If we use the change of variables , the third equation in (3.2) becomes Hence, from which it follows that so that

Remark 3.2. The third equation in system (3.2) is a particular case of the following difference equation: which, by the change of variables , is transformed into from which it follows that so by a well-known formula, we have that for and , and consequently, for and .

Remark 3.3. Note that (3.16) suggests that the third equation in (3.2) can be also of the form where is fixed, that is, to be an equation which consists of (independent) linear first-order difference equation, which is solvable. In fact, the third equation in systems (3.1)–(3.3) can be any difference equation which can be solved in , and in this way we can obtain numerous putative “new” results.

#### 4. A Generalization of System (1.1)

Consider the following system of difference equations: where are increasing functions such that

Now we will find formulae for all well-defined solutions of system (4.1), that is, for the solutions , , such that for every .

If , then from (4.1), (4.2), and (4.3), and by the method of induction, we get . Also, if , then from (4.1), (4.2), and (4.3), and by the method of induction, we get . Similarly, if , then we get , while if , then we get .

If for some , then from (4.1)–(4.3) it follows that , for each such that . Hence, in this case we have that or . Similarly, if for some , then from (4.1)–(4.3) it follows that , for each such that . Hence, in this case we have that or . Thus, in both cases we arrive at a situation explained in the previous paragraph.

Hence, from now on, we assume that none of the initial values , , , and is equal to zero. Then, for every well-defined solution of system (4.1), we have that and , for every , and consequently and , for every .

Let then by taking function to the first equation in system (4.1) and function to the second one, then multiplying the first equation in such obtained system by and the second by , system (4.1) is transformed into: from which it follows that

Hence, if , we have that while if , we have that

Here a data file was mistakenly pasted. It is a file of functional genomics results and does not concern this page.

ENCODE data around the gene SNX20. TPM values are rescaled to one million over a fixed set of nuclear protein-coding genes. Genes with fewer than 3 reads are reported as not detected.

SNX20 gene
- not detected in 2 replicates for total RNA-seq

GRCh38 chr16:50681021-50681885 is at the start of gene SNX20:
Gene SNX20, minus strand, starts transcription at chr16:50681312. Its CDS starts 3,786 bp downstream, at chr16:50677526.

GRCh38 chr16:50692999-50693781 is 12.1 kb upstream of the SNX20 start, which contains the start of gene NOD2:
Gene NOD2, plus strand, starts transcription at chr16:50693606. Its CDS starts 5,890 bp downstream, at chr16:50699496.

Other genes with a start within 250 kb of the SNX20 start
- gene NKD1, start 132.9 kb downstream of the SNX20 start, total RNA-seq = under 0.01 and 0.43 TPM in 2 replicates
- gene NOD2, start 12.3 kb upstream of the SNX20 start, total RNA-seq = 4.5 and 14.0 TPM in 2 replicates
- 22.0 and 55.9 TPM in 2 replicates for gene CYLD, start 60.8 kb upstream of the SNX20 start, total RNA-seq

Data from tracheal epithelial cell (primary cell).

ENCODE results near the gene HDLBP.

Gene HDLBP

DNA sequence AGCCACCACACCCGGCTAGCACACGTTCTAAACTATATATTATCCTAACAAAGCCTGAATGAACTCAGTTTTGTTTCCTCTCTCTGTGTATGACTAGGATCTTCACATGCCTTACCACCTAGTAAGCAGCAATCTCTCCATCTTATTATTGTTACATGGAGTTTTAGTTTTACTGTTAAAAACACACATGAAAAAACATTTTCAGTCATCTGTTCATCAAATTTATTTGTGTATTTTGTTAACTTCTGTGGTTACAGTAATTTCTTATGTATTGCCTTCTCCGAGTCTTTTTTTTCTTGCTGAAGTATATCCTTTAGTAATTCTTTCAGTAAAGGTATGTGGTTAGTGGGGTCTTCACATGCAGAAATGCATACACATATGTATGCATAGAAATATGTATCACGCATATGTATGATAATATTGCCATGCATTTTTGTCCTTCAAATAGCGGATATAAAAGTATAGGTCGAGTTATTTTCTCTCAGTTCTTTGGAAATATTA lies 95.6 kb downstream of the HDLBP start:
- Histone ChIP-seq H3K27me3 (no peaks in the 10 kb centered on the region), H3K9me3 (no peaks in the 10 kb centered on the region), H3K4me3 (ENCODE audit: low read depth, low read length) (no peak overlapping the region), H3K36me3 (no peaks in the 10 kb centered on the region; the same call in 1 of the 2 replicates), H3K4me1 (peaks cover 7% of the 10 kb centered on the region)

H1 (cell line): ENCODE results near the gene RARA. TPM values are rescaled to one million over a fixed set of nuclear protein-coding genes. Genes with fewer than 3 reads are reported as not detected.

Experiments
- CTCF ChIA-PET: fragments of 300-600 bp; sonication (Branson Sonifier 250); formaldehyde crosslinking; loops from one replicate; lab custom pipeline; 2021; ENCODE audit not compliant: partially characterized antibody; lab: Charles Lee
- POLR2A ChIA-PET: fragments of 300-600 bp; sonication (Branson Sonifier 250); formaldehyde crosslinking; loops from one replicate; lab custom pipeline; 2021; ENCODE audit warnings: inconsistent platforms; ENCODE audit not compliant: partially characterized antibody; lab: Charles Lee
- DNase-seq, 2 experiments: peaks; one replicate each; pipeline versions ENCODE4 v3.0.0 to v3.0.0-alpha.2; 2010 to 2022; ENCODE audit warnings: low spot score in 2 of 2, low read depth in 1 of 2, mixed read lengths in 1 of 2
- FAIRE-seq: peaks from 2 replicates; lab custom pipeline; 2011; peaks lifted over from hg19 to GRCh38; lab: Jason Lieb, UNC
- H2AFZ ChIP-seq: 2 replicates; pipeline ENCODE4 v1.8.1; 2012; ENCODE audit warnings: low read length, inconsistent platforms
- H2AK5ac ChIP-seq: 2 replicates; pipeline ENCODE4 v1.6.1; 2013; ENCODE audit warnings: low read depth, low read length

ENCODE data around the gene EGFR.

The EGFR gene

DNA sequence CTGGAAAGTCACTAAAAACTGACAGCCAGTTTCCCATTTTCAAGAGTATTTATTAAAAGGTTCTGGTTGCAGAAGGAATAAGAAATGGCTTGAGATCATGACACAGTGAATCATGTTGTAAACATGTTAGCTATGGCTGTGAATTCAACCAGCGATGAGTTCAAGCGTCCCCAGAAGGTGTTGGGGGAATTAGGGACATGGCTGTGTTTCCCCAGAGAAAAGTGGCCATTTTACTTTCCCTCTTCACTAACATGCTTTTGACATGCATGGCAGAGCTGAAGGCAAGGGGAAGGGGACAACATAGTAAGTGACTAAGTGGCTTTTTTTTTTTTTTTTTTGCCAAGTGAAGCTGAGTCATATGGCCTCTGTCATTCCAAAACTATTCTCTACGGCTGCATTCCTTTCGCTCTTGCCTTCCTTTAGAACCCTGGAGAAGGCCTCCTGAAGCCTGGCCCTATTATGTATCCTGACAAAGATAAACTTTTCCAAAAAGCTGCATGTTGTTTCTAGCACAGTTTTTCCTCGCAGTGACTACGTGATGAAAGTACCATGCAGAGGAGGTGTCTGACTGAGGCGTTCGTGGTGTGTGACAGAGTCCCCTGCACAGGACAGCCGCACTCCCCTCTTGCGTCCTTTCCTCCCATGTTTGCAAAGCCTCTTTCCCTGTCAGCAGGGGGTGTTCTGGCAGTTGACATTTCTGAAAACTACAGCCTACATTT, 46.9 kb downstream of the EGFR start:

We have also that while if , we have that

From (4.5), we have that

Using the relations (4.12), we get

Example 4.1. If we choose and for some , then conditions (4.2) and (4.3) are obviously satisfied, and system (4.1) can be written in the form and from (4.13), we have that its solutions are given by

Remark 4.2. System (4.1) can be generalized by using the method of scaling indices from Section 2.1, that is, the following system is also solvable: , where and are increasing functions satisfying conditions (4.2) and (4.3).
It is easy to see that the change of variables in (2.6) leads to the following systems of difference equations: for .

Remark 4.3. Well-defined solutions of the following system of difference equations: where are increasing functions satisfying conditions (4.2) and (4.3) and , , , and , , are real sequences, can be found similarly. We omit the details.

#### 5. Solutions of a Generalization of a Recent Equation

Explaining some recent formulae appearing in the literature, in our recent paper , we have found formulae for well-defined solutions of the following difference equation: where and the parameters ,   as well as initial values , are real numbers.

Equation (5.1) can be extended naturally in the following way: where and the sequences ,  , as well as initial values , , are real numbers.

Employing the change of variables Equation (5.2) is transformed into the linear first-order difference equation whose general solution is

From (5.3), we have that for , which yields for every and .

Using (5.5) in (5.7), we get for every and .

Formula (5.8) generalizes the main formulae obtained in our paper .

#### Acknowledgments

The second author is supported by the Grant P201/10/1032 of the Czech Grant Agency (Prague) and the “Operational Programme Research and Development for Innovations,” no. CZ.1.05/2.1.00/03.0097, as an activity of the regional Centre AdMaS. The fourth author is supported by the Grant FEKT-S-11-2-921 of Faculty of Electrical Engineering and Communication, Brno University of Technology and by the Grant P201/11/0768 of the Czech Grant Agency (Prague). This paper is also supported by the Serbian Ministry of Science projects III 41025, III 44006, and OI 171007.